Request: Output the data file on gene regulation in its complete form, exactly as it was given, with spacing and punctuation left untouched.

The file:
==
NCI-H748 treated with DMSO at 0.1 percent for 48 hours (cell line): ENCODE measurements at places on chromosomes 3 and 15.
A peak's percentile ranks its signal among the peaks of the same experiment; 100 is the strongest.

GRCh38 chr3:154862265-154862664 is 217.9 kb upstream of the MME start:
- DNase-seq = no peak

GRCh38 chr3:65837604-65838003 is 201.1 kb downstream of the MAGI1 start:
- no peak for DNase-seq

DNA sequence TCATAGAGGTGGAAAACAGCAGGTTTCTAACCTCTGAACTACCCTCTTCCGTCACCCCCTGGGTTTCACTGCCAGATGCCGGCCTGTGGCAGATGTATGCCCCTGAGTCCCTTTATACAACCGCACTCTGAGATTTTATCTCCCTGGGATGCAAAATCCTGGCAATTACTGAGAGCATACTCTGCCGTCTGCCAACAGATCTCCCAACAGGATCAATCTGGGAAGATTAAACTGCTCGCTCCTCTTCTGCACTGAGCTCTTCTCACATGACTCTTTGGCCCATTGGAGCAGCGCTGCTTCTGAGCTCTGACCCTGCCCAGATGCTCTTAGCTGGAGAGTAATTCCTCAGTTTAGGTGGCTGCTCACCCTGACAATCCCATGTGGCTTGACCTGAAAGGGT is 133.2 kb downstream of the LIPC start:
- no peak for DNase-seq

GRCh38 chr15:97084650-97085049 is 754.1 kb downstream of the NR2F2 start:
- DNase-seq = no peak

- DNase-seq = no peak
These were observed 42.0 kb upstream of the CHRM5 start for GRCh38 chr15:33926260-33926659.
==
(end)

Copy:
NCI-H748 treated with DMSO at 0.1 percent for 48 hours (cell line): ENCODE measurements at places on chromosomes 3 and 15.
A peak's percentile ranks its signal among the peaks of the same experiment; 100 is the strongest.

GRCh38 chr3:154862265-154862664 is 217.9 kb upstream of the MME start:
- DNase-seq = no peak

GRCh38 chr3:65837604-65838003 is 201.1 kb downstream of the MAGI1 start:
- no peak for DNase-seq

DNA sequence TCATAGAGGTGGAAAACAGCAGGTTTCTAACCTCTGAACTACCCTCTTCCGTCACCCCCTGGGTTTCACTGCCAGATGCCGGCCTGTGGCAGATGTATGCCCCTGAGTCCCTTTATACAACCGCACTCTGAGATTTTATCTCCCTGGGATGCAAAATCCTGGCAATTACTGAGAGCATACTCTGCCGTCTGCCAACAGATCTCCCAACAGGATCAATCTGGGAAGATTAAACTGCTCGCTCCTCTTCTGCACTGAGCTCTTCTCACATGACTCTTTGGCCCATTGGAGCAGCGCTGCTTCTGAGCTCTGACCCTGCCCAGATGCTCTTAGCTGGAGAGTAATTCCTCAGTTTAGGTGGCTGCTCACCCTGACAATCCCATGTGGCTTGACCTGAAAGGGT is 133.2 kb downstream of the LIPC start:
- no peak for DNase-seq

GRCh38 chr15:97084650-97085049 is 754.1 kb downstream of the NR2F2 start:
- DNase-seq = no peak

- DNase-seq = no peak
These were observed 42.0 kb upstream of the CHRM5 start for GRCh38 chr15:33926260-33926659.